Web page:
Susan Adams Receives National Rise to the Future Award

USDA Forest Service Southern Research Station aquatic ecologist Susan Adams received the 2019 Rise to the Future Jim Sedell Research Achievement Award. The award was presented during the Forest Service’s Rise to the Future (RTTF) awards reception in Washington, DC. The RTTF awards recognize outstanding individual and group achievements by natural resource professionals in the…  More 

A Snapshot in Time of Threats to U.S. Forests

Hemlock woolly adelgid, gypsy moth, emerald ash borer: ask any USDA Forest Service scientist which insects and diseases pose a threat to our forests, and they could probably name a baker’s dozen. A huge number of insects and diseases have the potential to negatively affect tree species in the United States. However, the danger is…  More 

Bachman’s Warbler

From 1975 to 1979, Paul Hamel and colleagues spent 7,000 hours walking through the Francis Marion National Forest and adjacent lands in South Carolina, playing the song of the Bachman’s Warbler and listening for the response that never came. “Eventually, my adviser said ‘this is a biology department, not a history department!’ So I expanded…  More 

Forest Birds & Forest Trees

For every stage of forest succession, there’s a bird species that needs it. But others are flexible, thriving in many types of forests. The blue-gray gnatcatcher, eastern wood-pewee, great crested flycatcher, summer tanager, and white-breasted nuthatch are all associated with mature forests. But a recent study suggests these birds are forest generalists rather than mature…  More 

Definitive New Book on Saproxylic Insects

Bark-feeders, fungus-feeders, wood-borers, and wood-nesting bees – all are saproxylic insects, which means they depend on dead or dying wood. The insects that prey on or parasitize them are also considered saproxylic. “About a third of all forest insect species are saproxylic,” says USDA Forest Service research entomologist Michael Ulyshen. Ulyshen recently edited a definitive…  More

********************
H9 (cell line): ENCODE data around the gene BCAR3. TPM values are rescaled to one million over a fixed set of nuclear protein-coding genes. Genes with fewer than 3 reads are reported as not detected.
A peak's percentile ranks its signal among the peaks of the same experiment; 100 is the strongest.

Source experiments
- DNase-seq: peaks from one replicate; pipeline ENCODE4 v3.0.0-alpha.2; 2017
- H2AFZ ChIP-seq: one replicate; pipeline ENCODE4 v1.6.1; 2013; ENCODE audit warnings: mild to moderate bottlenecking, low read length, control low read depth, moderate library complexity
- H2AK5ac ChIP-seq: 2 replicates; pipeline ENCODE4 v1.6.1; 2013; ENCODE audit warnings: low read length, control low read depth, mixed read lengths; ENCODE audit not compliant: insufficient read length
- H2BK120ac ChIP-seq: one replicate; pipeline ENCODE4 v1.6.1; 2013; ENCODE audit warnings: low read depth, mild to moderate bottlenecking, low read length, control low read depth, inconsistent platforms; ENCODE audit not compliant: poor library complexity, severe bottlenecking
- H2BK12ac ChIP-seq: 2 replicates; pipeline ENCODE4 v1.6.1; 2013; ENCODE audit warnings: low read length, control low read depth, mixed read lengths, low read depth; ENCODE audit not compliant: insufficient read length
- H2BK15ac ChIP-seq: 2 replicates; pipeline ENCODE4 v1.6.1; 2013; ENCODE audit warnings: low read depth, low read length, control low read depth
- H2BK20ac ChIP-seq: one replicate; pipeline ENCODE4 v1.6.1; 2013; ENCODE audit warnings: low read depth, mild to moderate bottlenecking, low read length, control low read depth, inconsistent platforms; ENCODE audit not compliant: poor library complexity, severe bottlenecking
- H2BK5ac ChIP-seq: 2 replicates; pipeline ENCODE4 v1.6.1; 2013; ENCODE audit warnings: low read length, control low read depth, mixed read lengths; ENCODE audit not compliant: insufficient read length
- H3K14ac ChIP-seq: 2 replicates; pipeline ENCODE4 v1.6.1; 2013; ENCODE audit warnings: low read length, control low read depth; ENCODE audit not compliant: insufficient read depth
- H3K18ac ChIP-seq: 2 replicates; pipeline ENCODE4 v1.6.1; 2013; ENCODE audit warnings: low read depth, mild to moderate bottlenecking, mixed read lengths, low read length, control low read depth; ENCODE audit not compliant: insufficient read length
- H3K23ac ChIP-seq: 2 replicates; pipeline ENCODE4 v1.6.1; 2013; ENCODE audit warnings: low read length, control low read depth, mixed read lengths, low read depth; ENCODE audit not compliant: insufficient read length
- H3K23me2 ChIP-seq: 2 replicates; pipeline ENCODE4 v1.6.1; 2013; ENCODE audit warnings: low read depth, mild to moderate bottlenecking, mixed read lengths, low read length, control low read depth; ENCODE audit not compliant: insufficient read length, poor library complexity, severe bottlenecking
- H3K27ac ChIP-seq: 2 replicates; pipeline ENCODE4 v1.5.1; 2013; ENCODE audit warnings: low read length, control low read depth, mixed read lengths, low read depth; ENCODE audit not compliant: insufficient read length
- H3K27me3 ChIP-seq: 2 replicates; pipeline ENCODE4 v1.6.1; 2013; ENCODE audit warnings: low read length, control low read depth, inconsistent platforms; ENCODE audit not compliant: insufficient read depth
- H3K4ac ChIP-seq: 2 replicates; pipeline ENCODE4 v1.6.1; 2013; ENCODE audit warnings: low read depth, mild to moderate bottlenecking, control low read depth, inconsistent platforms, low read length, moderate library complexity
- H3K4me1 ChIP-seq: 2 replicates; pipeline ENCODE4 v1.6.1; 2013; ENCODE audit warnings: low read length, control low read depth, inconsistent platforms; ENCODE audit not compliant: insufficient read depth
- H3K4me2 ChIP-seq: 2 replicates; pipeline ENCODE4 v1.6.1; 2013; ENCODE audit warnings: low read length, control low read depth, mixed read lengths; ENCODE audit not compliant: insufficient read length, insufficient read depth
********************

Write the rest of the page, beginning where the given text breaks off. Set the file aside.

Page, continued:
Fish Hosts for Freshwater Mussels

For a few brief weeks of a mussel’s life, it is a true parasite, taking from its host and giving nothing in return. “Some mussels live more than forty years,” says USDA Forest Service scientist Wendell Haag. Only the larvae, or glochidia, are parasitic. “The interesting thing about this host relationship is that different mussel…  More 

For Nesting Least Terns, Water Levels Matter

Least terns (Sternula antillarum) are small water birds that nest along the Missouri and Mississippi Rivers and some of their tributaries, as well as coastal areas in the U.S. Monitoring the species began after the U.S. interior population of least terns was federally listed as an endangered species in 1985. “In the Missouri River basin, least…  More 

National Fish & Aquatic Strategy

The U.S. Forest Service recently completed an updated national fish and aquatic strategy titled Rise to the Future: National Fish and Aquatic Strategy. This plan builds on three decades of success and lessons learned from the original Rise to the Future Fisheries Strategy in 1987. Why does the Forest Service need an updated national fish…  More 

Conserving Eastern Hemlock

Where can you go to find an eastern hemlock tree? Although threatened by the hemlock woolly adelgid, eastern hemlock has an extensive range. “Eastern hemlock grows throughout the southern Appalachians,” says U.S. Forest Service collaborator and ecologist Kevin Potter. Potter is also a forestry faculty member at North Carolina State University. “Hemlock grows in the…  More 

Giant Stag Beetles

Up to 30 percent of all forest insect species depend on wood that is dead or dying. “Such species are among the most threatened insects in Europe,” says U.S. Forest Service scientist Michael Ulyshen. “However, very little is known about their diversity or conservation status in North America.” In the U.S., the giant stag beetle…  More